# $\operatorname{Func}(J,Ab)$ has enough injectives.

I am trying to show that the functor category $\operatorname{Func}(J,Ab)$ has enough injectives (meaning that for each $F\in \operatorname{Func}(J,Ab)$ there is an injective object $I\in \operatorname{Func}(J,Ab)$ and a monomorphism $F\to I$ in $\operatorname{Func}(J,Ab)$), where $Ab$ is the category of abelian groups and $J$ is the category

$$0\leftarrow 1 \leftarrow 2 \leftarrow \cdots$$

(so $J$ is the opposite of the category associated to the poset of non-negative integers).

($\operatorname{Func}(J,Ab)$ is the category of functors from $J$ to $Ab$, with arrows being natural transformations).

Here is what I was able to do:

I can show that $Ab$ has enough injectives.

I know that a natural transformation $\phi: F\to G$ is a monic arrow in $\operatorname{Func}(J,Ab)$ if and only if $\phi_i:F(i)\to G(i)$ is monic for all $i$.

Given $F\in \operatorname{Func}(J,Ab)$, I can find $I\in \operatorname{Func}(J,Ab)$ and a monomorphism $F\rightarrow I$, where $I(i)$ is injective for all $i$ (I just use the fact that $Ab$ has enough injectives to construct monomorphisms $\phi_i:F(i)\rightarrow I(i)$ with $I(i)$ injective and then use the fact that the $I(i)$ are injective to define $I$ on arrows so that $\phi$ becomes a natural transformation $F\to I$). The problem is that now I can't prove that $I$ is an injective object in $\operatorname{Func}(J,Ab)$:

• Is it true that if all the $I(i)$ are injective in $Ab$ then $I$ is injective in $\operatorname{Func}(J,Ab)$?

(I don't think so, but I didn't find any counterexamples).

I know that if I take an injective object $A\in Ab$ and consider the constant functor $F(i)=A$ for all $i$ and $F(\alpha)=\operatorname{id}_{A}$ for all arrows $\alpha$ in $J$, then $F$ is an injective object in $\operatorname{Func}(J,Ab)$.

I tried using limits:

I know that the functor $\lim:\operatorname{Func}(J,Ab)\to Ab$ is left exact and I used this to show that if $I\in \operatorname{Func}(J,Ab)$ is an injective object then $\lim I\in Ab$ is an injective object.

• Is it true that if $\lim\;I$ is injective then $I$ is injective?

I would be very grateful for any hints.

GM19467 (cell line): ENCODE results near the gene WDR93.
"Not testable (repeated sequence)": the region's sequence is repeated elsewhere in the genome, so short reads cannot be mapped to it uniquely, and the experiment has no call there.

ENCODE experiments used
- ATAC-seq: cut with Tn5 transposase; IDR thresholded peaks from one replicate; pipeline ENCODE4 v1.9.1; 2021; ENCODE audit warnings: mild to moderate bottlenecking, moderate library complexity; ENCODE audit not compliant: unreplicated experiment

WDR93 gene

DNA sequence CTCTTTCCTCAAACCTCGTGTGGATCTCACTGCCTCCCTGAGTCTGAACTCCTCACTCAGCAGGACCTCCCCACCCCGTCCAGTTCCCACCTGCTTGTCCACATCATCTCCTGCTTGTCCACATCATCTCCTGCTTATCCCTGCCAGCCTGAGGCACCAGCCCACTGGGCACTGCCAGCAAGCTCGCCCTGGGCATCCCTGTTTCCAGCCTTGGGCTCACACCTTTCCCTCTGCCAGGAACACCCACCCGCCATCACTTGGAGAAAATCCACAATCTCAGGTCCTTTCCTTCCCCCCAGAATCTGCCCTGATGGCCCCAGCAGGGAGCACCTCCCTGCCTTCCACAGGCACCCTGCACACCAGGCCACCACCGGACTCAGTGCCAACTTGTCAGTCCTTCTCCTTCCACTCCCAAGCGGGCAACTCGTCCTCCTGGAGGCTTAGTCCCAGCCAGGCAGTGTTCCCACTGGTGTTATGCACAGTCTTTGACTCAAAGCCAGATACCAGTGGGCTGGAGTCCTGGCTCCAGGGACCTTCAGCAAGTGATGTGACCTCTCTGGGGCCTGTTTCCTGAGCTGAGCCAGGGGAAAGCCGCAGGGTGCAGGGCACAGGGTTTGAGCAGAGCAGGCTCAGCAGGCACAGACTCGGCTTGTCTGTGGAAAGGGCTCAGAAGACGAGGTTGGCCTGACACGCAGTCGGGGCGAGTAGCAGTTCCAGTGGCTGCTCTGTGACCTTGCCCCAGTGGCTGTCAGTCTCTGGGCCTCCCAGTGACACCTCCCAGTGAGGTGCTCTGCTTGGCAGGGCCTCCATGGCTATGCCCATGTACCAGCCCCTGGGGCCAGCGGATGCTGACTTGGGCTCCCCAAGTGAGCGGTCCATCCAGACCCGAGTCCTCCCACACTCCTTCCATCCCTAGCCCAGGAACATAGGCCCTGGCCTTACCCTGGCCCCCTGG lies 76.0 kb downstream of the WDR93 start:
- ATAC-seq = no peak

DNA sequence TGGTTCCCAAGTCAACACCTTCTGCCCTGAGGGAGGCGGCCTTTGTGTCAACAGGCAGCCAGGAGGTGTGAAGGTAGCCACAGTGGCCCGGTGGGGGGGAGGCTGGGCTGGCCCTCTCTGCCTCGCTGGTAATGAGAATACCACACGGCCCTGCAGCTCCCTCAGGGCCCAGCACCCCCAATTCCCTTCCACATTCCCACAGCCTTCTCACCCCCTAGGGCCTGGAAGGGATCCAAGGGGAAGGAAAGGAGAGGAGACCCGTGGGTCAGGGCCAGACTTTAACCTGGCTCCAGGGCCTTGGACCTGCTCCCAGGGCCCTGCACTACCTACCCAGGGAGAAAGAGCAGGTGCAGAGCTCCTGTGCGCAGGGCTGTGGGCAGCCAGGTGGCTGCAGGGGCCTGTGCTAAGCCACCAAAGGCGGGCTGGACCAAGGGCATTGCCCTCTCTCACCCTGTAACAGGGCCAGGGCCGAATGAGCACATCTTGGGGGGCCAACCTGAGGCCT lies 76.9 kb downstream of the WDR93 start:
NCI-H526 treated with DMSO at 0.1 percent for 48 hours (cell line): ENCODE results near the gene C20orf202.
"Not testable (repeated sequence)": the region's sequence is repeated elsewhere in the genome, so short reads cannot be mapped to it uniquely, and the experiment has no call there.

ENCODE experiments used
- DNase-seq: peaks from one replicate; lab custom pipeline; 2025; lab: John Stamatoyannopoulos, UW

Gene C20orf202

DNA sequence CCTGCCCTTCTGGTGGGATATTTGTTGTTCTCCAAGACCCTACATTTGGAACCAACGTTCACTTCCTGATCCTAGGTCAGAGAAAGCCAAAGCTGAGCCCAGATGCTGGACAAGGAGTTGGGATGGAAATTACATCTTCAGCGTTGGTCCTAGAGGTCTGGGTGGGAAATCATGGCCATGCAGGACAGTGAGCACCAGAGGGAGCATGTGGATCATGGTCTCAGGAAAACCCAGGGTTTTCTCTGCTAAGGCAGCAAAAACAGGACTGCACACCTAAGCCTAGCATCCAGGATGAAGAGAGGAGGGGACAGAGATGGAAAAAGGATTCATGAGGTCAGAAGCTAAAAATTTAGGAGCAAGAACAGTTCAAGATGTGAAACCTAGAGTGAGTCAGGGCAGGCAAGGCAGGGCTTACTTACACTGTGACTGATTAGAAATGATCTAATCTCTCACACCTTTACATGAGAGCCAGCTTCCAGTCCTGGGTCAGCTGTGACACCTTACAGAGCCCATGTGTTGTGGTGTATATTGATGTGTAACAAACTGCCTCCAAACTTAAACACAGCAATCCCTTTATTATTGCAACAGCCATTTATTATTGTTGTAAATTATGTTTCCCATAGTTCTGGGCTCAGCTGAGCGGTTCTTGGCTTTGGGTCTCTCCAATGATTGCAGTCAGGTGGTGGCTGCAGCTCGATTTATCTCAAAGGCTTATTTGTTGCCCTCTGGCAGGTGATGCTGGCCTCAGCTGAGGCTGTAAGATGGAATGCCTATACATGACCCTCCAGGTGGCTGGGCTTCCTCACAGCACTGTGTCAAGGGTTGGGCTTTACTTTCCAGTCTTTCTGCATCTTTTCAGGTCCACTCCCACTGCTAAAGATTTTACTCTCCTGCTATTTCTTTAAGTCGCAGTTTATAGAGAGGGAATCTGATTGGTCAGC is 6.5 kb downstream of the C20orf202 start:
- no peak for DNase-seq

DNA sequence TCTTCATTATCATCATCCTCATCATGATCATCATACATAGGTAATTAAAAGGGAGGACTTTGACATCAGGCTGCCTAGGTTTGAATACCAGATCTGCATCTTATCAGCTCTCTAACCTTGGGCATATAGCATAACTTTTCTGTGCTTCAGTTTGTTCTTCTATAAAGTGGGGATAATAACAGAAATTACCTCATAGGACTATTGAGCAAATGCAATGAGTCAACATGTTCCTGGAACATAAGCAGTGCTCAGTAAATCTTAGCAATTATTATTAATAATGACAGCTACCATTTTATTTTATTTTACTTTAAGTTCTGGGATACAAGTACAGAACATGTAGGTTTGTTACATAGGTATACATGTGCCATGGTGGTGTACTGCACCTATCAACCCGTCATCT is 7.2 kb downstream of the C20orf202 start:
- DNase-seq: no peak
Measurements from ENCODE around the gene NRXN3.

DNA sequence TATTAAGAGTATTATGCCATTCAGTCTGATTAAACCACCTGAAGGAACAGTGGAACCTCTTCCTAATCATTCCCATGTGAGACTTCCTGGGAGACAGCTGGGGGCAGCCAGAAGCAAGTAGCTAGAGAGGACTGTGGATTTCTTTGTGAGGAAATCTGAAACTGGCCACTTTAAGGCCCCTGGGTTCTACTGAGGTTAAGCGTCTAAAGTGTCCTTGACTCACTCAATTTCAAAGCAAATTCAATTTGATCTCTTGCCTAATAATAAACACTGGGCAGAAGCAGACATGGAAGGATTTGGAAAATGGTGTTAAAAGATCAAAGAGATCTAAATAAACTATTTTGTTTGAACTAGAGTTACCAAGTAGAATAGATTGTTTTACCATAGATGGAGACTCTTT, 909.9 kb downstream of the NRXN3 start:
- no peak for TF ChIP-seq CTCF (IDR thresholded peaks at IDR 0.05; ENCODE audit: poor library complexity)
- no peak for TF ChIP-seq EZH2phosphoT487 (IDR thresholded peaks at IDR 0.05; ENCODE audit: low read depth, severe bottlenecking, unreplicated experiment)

• One way to do this is to use the general theorem proved by Grothendieck in his Tôhoku paper. This is explained in Weibel's book on homological algebra, for example. – Mariano Suárez-Álvarez Feb 10 '12 at 21:30
• I think you will find a proof in the first chapters of Gabriel's thesis (Categories abeliennes). – Martin Brandenburg Mar 2 '12 at 8:50

Let $\mathcal{C}$ be an arbitrary small category, and let $\hat{\mathcal{C}} = [\mathcal{C}^\textrm{op}, \textbf{Set}]$ be the presheaf topos on $\mathcal{C}$. The functor category $[\mathcal{C}^\textrm{op}, \textbf{Ab}]$ is equivalent to the category $\textbf{Ab}(\hat{\mathcal{C}})$ of all abelian group objects in $\hat{\mathcal{C}}$, and $\hat{\mathcal{C}}$ is a Grothendieck topos, so $\textbf{Ab}(\hat{\mathcal{C}})$ has enough injectives. (See Johnstone [Topos Theory, p. 261], for example.)
I'm pretty sure the answer to your first question is yes. Given the $I$ that you constructed, such that each $I(i)$ is injective, then the functor $I$ is injective. Suppose we have a monic arrow $f: G \hookrightarrow H$ of functors in $Func(J,Ab)$, and suppose we're given an arrow $g: G \rightarrow I$. Since each $I(i)$ is injective and each $f(i)$ is monic, by the universal property of injective objects there exist $h(i): H(i) \rightarrow I(i)$ extending $g(i)$, i.e. $h(i) \circ f(i)=g(i)$ for each $i$. These $h(i)$ define a functor $h:H \rightarrow I$ which extends $g$, i.e. $h \circ f=g$, so this verifies the universal property of an injective object.
• The problem I have is with showing that the h(i) define a natural transformation $h:H\to I$. In the meantime, my professor has written a sketch of solution, I will post the solution here as soon as possible. – Manuel Araújo Feb 11 '12 at 1:36